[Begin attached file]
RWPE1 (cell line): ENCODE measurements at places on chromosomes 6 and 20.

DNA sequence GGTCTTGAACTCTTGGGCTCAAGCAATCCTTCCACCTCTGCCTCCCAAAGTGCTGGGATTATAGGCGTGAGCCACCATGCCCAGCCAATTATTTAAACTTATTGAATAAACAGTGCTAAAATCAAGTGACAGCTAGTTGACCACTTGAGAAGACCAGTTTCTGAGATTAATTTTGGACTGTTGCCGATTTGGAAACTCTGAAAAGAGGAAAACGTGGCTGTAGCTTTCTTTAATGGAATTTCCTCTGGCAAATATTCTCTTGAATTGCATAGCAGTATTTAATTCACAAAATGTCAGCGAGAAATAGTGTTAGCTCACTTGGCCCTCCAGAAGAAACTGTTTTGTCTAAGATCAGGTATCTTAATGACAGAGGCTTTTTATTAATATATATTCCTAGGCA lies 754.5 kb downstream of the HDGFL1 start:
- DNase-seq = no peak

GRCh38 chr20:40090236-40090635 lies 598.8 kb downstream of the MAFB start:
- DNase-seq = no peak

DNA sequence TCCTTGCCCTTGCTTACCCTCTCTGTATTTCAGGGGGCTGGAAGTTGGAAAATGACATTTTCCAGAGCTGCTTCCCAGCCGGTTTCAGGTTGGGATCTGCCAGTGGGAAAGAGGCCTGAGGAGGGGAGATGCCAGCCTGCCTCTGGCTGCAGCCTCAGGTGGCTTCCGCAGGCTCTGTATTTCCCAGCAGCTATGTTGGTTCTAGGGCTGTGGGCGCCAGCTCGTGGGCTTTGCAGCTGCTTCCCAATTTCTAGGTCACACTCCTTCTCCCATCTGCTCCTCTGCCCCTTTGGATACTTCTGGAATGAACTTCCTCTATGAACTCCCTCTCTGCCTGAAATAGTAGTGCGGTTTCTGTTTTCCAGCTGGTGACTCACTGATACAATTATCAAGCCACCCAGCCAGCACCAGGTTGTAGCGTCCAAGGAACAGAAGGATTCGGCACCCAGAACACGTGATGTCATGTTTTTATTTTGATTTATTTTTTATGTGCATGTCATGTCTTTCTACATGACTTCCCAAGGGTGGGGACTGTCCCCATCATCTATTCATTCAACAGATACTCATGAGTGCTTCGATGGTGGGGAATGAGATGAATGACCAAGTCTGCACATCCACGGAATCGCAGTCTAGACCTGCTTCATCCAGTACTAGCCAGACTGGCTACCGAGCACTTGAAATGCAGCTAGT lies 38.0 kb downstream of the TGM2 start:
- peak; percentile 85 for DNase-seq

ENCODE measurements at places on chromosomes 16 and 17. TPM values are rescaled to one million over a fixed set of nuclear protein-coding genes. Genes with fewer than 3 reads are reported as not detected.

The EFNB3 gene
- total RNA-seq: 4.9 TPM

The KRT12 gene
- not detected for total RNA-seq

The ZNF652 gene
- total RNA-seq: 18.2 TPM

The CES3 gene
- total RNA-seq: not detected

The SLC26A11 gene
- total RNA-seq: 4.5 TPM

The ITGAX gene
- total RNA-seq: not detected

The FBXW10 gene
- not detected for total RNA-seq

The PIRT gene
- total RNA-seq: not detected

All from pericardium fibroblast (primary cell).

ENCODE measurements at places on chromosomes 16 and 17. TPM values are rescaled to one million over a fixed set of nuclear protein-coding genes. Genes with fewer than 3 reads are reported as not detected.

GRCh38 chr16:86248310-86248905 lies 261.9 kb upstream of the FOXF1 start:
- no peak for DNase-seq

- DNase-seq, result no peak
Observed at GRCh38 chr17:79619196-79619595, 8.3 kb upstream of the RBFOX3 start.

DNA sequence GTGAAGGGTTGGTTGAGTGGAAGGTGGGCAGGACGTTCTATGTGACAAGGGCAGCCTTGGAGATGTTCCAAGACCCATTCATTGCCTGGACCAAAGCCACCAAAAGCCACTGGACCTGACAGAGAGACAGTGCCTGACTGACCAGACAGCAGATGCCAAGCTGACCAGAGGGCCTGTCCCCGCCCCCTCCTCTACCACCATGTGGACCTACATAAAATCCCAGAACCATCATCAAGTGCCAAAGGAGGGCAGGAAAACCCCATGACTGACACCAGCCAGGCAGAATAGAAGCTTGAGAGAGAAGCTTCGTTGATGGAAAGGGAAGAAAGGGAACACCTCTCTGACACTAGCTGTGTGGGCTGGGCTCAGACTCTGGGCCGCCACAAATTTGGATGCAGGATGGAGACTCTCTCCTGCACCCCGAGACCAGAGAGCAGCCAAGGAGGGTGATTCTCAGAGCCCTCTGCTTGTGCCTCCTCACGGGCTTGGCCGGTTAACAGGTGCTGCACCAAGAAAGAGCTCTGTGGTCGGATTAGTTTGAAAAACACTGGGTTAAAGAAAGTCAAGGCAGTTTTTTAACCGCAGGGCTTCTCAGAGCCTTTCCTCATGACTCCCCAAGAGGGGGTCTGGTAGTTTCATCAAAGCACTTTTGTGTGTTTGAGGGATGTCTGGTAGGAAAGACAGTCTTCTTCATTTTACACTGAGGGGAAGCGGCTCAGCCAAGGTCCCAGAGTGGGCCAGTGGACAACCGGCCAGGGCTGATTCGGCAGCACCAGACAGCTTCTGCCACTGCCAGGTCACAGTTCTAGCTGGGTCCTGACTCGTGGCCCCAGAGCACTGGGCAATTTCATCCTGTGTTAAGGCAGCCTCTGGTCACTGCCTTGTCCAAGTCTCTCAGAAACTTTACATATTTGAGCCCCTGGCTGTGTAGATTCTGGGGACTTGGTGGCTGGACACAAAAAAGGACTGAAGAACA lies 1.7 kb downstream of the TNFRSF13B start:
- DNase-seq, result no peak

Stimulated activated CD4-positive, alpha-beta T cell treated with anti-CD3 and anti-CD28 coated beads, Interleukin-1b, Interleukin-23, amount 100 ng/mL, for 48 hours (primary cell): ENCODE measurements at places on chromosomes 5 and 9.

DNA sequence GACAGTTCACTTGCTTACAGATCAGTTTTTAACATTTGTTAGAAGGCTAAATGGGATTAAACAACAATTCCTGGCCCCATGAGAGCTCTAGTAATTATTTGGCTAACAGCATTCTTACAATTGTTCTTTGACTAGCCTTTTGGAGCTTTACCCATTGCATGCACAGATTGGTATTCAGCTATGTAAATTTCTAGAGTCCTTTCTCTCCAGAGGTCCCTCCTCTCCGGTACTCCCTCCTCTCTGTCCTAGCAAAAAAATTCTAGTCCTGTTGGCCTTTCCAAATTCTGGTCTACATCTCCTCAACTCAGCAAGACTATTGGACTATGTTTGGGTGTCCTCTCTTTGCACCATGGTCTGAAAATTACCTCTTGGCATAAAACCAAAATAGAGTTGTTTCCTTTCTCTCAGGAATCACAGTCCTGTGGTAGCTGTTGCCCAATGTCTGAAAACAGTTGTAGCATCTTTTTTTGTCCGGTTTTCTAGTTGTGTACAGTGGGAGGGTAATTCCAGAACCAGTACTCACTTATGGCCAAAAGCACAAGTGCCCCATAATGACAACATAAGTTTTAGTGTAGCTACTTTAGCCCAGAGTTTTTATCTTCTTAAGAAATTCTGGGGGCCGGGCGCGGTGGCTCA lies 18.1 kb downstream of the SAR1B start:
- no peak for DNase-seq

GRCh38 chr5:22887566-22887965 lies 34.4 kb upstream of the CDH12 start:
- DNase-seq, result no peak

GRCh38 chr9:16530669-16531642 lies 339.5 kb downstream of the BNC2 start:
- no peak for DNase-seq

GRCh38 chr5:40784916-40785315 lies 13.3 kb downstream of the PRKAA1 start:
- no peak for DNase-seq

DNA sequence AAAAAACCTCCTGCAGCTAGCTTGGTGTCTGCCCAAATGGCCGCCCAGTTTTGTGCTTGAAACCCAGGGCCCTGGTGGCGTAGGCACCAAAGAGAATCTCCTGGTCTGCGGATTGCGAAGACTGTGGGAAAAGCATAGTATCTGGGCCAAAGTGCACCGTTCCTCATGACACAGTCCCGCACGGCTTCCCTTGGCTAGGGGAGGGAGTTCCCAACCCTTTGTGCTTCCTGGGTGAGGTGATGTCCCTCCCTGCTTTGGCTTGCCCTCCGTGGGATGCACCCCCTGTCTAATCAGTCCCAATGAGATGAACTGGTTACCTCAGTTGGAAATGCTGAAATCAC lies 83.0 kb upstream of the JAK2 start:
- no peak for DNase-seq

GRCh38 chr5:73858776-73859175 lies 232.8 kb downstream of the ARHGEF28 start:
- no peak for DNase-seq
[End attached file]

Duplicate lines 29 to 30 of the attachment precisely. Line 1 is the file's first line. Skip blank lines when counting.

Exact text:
- DNase-seq, result no peak
Observed at GRCh38 chr17:79619196-79619595, 8.3 kb upstream of the RBFOX3 start.